- When Someone You Love Goes to Jail
- 7 Ways to Help Your Loved One in Prison
- What to Do When Someone You Love Goes to Jail
- Loving Someone in Prison
- 5 Ways to Help Your Loved One (and Yourself) During and After Incarceration
- 6 Things to Do to Make Prison Life Bearable for a Loved One – Halt.org
- Keep in Touch
- Keep Them Entertained
- Send Some Gifts
- Share Your Joys
- Share Your Troubles
- Make them feel important
- The Bottom Line
- 10 Ways to Support Friends and Family Members in Prison
- 1. Send Money If Possible
- 2. Answer Their Calls
- 3. Write Them Letters
- 4. Visit Them in Prison
- 5. Ask Them If They’ve Made Friends in Prison and Visit Them, Too
- 6. Remind Them That They’re Powerful and Resilient
- 7. Tell Them About Your Life
- 8. Exchange Jokes
- 9. Learn About Anti-Prison Organizing – And Share It with Them
- 10. Open Up to Others About Your Loved One in Prison
When Someone You Love Goes to Jail
Sarah felt the Earth had opened beneath her feet. Her husband had confessed to a crime and had been sent to prison.
Her emotional support, the father of her children and the family's breadwinner was now incarcerated for years that would seem decades as she was left to face their mutual responsibilities in the pain of solitude.
Now she was forced to work full time, struggle for neutral answers to incessant questions about where Daddy went, face the neighbors who might smile politely but rush on past her. Sarah reached out, but there was no welcoming hand.
Esther revisited in silence her ninety-four years of life, and searched for ways she could have been a better mother, a better person; anything to have prevented her daughter's incarceration.
She watched as friends looked forward with excitement to visits from their own daughters and embraces from grandchildren while Esther remained alone with an occasional phone call from her daughter, for whom freedom existed only as a memory and a hope for the future.
Esther and Sarah discussed these feelings at weekly meetings organized by the Aleph Institute. In spite of their age difference, they connected sisters through their shared pain and prayers.
Other family members of inmates expressed their misplaced guilt, their worry over financial pressures and their loneliness at Aleph Institute meetings.
One woman's shyness and shame turned into reassurance as she surveyed the sympathetic faces around the room and said, “You all know. You really get it. You are all there.” Just sharing the pain made the burden lighter.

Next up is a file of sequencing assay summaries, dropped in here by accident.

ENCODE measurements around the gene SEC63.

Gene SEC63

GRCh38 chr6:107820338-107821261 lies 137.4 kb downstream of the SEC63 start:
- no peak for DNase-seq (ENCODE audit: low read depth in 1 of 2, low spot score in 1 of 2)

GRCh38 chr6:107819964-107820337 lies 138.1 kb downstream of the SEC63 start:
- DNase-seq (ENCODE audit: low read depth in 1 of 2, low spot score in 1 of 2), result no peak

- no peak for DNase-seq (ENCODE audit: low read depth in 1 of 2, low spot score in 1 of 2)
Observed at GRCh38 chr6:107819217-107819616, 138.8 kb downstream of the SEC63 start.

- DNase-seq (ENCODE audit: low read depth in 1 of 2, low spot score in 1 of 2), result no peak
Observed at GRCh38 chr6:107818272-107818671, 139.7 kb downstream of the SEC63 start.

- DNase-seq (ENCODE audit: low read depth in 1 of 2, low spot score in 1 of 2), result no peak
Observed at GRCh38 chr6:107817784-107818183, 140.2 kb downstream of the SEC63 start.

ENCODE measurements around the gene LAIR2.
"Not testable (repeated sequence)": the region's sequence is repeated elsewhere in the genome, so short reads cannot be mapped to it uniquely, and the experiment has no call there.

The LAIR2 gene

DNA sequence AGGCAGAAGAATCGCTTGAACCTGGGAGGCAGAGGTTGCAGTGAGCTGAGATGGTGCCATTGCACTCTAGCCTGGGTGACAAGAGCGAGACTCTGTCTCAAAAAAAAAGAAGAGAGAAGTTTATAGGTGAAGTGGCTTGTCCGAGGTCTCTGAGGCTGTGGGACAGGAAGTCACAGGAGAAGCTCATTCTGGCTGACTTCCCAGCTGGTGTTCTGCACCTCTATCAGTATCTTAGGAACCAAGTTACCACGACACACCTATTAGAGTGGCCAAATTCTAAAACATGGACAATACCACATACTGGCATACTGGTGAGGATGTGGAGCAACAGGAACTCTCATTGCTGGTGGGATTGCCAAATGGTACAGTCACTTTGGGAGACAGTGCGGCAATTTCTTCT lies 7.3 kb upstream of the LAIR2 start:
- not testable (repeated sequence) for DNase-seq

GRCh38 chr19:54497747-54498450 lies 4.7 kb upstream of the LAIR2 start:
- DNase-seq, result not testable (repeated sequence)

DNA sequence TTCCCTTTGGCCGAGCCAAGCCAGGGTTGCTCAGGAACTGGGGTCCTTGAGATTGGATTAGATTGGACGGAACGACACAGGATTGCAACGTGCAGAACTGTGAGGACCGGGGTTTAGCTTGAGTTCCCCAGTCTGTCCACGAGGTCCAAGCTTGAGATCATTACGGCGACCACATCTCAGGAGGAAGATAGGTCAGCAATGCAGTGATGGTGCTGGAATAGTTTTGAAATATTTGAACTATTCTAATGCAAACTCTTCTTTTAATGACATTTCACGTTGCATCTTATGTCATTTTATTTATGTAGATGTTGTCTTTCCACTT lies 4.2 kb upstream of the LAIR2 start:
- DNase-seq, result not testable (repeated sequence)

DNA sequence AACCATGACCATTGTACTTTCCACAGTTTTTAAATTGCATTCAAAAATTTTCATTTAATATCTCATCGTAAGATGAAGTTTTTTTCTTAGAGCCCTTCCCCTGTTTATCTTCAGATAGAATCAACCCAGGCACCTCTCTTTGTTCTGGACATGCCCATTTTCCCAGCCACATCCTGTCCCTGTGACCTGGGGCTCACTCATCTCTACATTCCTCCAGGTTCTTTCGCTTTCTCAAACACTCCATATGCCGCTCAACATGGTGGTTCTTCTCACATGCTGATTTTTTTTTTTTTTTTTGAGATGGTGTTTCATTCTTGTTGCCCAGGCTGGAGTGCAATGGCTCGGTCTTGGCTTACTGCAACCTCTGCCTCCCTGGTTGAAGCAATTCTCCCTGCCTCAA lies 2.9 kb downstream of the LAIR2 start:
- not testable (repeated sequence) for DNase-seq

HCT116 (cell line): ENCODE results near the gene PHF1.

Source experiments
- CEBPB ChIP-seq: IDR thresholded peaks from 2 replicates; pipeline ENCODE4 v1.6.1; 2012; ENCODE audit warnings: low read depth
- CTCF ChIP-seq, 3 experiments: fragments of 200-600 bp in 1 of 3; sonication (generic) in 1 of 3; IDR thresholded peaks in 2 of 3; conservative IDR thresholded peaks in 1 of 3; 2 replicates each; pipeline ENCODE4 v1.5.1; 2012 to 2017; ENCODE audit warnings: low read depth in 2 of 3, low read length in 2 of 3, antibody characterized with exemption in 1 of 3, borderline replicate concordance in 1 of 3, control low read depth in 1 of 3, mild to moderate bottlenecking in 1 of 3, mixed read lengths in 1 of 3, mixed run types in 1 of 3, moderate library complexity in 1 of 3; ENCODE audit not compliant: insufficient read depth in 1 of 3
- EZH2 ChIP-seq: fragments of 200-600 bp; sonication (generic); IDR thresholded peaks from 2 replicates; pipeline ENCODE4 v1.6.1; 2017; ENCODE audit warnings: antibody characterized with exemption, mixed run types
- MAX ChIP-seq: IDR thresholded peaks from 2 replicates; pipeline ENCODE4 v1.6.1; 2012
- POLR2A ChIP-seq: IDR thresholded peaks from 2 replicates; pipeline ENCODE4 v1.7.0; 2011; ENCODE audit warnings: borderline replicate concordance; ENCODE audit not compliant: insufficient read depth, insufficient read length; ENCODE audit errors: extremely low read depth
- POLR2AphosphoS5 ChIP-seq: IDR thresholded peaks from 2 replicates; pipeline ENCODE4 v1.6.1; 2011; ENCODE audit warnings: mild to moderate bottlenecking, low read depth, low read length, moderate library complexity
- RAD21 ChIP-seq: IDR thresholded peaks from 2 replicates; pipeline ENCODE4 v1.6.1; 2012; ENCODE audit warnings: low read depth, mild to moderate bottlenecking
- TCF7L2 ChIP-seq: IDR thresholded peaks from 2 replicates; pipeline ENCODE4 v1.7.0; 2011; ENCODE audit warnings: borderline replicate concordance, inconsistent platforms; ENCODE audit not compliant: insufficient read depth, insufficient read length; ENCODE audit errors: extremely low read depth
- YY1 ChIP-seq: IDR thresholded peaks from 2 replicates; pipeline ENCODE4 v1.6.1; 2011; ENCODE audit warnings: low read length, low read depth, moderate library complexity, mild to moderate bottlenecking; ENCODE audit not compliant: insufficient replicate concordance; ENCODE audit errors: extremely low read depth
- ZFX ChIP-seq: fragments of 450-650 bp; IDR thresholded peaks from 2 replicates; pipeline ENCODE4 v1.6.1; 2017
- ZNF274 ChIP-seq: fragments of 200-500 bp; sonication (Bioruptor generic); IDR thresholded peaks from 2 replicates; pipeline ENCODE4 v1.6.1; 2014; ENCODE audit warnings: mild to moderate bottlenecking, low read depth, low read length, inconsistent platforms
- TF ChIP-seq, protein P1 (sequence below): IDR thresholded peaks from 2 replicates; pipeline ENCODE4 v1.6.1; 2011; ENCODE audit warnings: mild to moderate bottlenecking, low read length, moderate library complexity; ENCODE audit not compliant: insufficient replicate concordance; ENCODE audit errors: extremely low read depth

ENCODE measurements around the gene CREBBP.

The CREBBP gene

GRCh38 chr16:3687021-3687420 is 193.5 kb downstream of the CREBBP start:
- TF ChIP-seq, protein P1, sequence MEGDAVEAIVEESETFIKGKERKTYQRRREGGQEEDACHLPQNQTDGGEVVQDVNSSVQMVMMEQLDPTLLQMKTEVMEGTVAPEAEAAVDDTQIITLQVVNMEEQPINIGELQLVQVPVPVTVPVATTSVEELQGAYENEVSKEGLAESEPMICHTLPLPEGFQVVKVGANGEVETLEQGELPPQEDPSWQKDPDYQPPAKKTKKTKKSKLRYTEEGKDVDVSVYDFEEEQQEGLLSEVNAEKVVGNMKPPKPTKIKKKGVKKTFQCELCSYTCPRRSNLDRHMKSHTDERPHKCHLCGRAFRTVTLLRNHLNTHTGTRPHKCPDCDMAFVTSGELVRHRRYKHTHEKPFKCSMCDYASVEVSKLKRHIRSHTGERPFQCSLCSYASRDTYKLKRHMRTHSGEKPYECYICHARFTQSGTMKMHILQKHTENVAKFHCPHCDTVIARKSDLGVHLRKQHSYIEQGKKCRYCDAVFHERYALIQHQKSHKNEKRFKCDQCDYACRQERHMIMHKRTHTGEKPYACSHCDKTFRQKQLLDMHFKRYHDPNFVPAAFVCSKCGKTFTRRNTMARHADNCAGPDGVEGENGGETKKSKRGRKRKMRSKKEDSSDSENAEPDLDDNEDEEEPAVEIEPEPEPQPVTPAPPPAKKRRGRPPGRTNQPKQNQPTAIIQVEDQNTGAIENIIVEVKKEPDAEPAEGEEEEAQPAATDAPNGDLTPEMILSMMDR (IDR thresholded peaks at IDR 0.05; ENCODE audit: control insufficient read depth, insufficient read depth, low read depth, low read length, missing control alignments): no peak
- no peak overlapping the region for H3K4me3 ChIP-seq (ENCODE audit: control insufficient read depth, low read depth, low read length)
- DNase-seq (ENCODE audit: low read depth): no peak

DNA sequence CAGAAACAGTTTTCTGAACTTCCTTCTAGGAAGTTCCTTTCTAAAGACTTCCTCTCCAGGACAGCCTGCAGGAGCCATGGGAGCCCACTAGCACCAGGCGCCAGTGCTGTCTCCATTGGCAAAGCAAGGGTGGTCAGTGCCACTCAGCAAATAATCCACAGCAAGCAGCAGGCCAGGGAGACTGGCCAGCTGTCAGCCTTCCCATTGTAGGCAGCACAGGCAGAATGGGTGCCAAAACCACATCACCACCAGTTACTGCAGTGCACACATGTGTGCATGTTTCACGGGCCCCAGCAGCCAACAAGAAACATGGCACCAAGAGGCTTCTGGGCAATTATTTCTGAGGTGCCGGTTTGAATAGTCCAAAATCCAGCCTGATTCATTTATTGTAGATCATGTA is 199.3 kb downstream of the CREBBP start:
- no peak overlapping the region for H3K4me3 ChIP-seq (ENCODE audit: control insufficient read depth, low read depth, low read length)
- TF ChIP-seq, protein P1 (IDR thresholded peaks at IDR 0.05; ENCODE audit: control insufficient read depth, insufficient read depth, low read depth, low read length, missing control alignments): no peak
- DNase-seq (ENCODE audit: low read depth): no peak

Soon, Sarah began to feel as if she had been freed from her own prison, “It is the Aleph group meetings that make a real difference in my ability to get on with my life, to accomplish things again, to plan for my future.”
Sarah's husband received a gift, a Jewish calendar, and he repeatedly thumbed through its pages and recalled holiday observances from his youth. His soul thirsted to learn more about his heritage and the Aleph Institute provided him with books about Judaism and a tallis and tefillin.
They invited him to participate in correspondence courses and their pen pal program.
Sarah reports that her husband is now a senior member of the prison's Jewish congregation, “We are both grateful to Aleph for this, as his active participation in the Jewish services and his leadership responsibilities have made a great difference to him spiritually, and to his morale and sense of self.”
Rabbi Aaron Lipsker, who has directed the Aleph Institute for the last 8 years, lives by the motto: “A Jew is a Jew regardless of his environment.” He adds, “Prisoners are treated as individuals at all points in the experience,” from free legal counseling given before and during trial to programs designed to reintegrate ex-prisoners into society after their release.
“Regardless of what they have done, we are not in a position to judge the prisoners, but to provide them with what they need.”
The Aleph Institute works with more than five hundred local, State and Federal prisons in the United States and provides learning “Regardless of what they have done, we are not in a position to judge the prisoners, but to provide them with what they need.” opportunities, moral support and everything needed to observe both Jewish holidays and everyday mitzvot.
While Jews comprise a very small segment of the prison population (1,700 compared to a total 1.5 million prisoners in the United States) every effort is made to ensure that these Jewish prisoners know that they have not been forgotten.
Yeshiva students regularly visit inmates to listen to their stories, share a Torah thought, or provide a special care package for an upcoming holiday.
While it is difficult taking on the role of sole caretaker of her family, Sarah continues to find hope, support and strength through Aleph's support programs and has channeled her creativity into designing greeting cards for prisoners and their families. Yakova Baum, of the Aleph Institute, encouraged Sarah in this effort, and facilitated the correspondence between Sarah and her husband during his incarceration.